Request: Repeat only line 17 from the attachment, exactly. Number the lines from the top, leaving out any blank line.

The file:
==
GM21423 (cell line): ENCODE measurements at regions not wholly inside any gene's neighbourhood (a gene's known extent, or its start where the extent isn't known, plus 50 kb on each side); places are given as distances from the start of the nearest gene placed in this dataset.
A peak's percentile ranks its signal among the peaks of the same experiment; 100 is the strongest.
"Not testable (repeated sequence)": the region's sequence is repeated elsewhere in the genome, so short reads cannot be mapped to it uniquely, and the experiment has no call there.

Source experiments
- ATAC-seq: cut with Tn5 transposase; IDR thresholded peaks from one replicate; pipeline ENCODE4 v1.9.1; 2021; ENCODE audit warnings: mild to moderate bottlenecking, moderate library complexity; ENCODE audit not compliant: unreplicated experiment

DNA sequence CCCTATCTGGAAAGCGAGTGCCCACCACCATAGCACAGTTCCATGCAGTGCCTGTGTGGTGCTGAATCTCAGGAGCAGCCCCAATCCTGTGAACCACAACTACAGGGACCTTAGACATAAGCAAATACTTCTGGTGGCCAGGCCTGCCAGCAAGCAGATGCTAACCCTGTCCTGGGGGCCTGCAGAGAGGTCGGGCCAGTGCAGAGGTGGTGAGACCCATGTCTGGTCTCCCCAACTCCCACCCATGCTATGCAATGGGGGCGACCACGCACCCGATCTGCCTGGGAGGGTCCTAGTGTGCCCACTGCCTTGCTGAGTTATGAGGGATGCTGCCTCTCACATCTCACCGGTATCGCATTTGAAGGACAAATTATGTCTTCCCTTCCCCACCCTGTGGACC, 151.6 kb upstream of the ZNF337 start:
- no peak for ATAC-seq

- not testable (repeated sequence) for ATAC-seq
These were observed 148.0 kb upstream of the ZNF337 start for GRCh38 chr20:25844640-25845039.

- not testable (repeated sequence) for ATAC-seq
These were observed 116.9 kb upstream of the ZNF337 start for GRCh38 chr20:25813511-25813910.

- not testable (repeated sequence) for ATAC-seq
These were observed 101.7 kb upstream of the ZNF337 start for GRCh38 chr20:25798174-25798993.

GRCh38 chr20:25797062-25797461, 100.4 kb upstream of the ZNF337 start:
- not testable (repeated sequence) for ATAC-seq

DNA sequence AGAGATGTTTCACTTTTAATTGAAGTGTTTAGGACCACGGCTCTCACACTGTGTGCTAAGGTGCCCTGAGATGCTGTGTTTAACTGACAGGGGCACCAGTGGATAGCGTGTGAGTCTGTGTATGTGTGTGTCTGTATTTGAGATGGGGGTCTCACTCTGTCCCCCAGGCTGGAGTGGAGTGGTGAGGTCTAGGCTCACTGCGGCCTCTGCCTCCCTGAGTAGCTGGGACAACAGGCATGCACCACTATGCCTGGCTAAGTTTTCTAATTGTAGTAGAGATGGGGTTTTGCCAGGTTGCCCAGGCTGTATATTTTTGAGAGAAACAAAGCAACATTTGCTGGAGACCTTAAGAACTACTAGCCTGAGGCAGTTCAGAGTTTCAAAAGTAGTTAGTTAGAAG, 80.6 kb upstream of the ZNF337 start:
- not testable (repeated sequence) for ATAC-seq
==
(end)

- not testable (repeated sequence) for ATAC-seq